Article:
The talking points should be "Immigration is the United States superpower. We dominate the world because we provide people opportunity. The smartest, hardest working people in the world line up to get into this country, so they can achieve their dreams. We welcome them, because we know they will make all of our lives better and our nation stronger."
I don't think Republicans would vote for any "solution" to the border crisis. They like the current chaos because they're getting tremendous political gains from it. They controlled both houses of Congress and the Presidency in 2017 and 2018 and had campaigned on the border issue, but they didn't do much to solve it then, and they wouldn't now.
Sustainable immigration...I like it. In addition to the areas Noah covered, I'm also concerned that terrorists have been sneaking into the country through our porous border.
The largest groups of asylum seekers come from Central America and Venezuela, and the Ukraine war added Ukrainian and Russian asylum seekers. It's not just immigrants from Mexico, as it may have mainly been before.
Here in Texas, you see many nationalities now. Our strong job market is causing migrants from other states (such as Florida) to move here. I wonder if that is adding to the anti-immigration stance here.
You assert that it's *American's* asylum system that's broken, but isn't America simply following the Geneva convention? According to Wikipedia https://en.wikipedia.org/wiki/Convention_Relating_to_the_Status_of_Refugees#:~:text=The%20Convention%20Relating%20to%20the,of%20nations%20that%20grant%20asylum. article 32 forbids the expulsion of asylum seekers.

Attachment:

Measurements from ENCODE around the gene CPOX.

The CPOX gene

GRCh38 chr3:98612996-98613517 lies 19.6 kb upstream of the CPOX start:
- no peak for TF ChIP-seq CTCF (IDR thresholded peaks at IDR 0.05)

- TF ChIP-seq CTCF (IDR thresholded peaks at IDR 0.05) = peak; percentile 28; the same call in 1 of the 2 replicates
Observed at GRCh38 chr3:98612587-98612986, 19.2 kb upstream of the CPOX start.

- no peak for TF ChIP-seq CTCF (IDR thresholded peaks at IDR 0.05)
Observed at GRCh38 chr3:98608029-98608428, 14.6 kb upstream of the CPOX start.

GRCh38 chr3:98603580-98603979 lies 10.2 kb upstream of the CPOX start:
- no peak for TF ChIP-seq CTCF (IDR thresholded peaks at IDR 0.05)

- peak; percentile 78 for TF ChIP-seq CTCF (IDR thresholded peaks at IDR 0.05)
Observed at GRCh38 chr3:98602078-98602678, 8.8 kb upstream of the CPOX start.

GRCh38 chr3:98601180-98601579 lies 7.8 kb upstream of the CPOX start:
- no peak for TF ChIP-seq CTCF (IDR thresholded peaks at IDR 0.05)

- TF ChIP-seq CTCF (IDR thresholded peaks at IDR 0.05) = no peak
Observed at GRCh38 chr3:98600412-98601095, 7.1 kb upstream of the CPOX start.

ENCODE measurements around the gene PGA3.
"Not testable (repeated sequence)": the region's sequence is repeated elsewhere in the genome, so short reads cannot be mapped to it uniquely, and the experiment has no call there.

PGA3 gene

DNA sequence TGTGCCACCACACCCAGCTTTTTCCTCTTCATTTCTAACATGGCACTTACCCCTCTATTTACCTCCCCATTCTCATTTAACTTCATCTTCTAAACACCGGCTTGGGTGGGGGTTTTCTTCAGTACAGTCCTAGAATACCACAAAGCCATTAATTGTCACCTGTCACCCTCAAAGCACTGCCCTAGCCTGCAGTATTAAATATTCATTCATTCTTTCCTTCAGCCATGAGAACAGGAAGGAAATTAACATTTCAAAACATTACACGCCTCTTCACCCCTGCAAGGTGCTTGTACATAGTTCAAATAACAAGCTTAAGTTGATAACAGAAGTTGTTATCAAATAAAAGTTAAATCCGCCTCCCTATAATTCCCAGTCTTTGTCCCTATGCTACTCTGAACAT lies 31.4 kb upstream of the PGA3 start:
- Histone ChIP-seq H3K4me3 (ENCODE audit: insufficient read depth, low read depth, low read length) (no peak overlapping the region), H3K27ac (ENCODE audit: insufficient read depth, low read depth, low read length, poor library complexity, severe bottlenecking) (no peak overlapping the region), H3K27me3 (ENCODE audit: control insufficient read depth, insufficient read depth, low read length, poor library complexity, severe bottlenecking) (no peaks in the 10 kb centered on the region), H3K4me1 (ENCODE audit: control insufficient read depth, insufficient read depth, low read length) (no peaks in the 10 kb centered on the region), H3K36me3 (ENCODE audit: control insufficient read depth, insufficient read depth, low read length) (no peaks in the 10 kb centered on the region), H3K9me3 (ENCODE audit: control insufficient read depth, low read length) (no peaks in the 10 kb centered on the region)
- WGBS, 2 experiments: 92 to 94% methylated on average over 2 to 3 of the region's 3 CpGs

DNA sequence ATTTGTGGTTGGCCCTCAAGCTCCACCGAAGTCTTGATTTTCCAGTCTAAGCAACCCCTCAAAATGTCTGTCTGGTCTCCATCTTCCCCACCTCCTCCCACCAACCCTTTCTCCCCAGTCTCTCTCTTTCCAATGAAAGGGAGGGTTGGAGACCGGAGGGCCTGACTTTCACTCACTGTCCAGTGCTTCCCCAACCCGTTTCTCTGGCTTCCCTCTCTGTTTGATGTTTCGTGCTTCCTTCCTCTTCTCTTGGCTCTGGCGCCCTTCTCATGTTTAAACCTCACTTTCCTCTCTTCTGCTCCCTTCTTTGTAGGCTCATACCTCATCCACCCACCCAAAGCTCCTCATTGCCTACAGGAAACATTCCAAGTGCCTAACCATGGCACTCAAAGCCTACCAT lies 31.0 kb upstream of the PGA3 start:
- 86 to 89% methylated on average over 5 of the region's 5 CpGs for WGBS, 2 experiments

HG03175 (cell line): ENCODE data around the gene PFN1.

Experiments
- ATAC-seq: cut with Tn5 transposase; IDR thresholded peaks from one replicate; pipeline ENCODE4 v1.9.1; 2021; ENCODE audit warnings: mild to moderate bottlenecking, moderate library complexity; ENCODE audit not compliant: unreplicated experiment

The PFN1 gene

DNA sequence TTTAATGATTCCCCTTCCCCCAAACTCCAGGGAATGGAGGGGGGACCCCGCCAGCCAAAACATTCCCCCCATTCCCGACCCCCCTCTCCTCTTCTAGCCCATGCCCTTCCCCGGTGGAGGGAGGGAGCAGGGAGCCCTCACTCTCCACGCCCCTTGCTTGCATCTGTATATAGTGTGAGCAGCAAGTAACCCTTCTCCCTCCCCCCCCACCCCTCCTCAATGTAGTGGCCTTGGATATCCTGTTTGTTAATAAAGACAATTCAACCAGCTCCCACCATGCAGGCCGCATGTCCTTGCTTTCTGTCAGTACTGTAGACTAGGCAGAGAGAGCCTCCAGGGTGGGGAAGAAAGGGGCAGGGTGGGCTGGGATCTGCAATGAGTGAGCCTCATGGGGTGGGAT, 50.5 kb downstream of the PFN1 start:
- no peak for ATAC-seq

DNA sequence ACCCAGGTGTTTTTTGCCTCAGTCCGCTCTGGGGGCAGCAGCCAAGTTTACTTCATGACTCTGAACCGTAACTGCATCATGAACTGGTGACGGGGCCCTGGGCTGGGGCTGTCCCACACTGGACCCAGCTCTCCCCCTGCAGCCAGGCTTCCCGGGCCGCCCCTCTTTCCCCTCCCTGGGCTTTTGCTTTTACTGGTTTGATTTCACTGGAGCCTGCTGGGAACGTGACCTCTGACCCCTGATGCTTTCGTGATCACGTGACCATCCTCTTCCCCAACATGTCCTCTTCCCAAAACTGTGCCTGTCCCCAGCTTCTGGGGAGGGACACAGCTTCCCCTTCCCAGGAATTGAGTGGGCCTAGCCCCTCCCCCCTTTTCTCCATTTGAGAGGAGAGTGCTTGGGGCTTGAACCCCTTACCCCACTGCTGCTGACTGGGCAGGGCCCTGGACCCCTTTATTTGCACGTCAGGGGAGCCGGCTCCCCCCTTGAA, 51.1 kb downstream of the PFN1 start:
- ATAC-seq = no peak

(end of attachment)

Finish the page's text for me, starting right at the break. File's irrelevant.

I agree with you that the system is broken, but based on the above it appears that it's the *Geneva convention* that is broken which would suggest that the only way to fix it would be to renegotiate the geneva convention. I don't see how that happens?
You also argue that it's the *process* that's upsetting Americans, but how do you know it isn't the *numbers* that are upsetting Americans? Suppose Biden managed to force the passage of new funding/government positions that could ensure the rapid processing of asylum claims and the expulsion of those who were judged ineligible for asylum. This would perhaps decrease the number entering some. But would American's really be satisfied if a smaller but still substantial number of people were successfully imigrating as *rule following* asylum seekers? I speculate not, as this wouldn't eliminate the demand on state services and support for the immigrants.
The sentiment of US immigrants themselves being upset about illegal immigration is difficult for a liberal like me to hear, but important nonetheless. The 538 podcast recently interviewed some Hispanic and Turkish immigrants in California who said they were leaning trump bc they were upset about the border and said he would manage immigration better. It seemed insane and self-contradictory but this article sheds some light on it, makes a little more sense now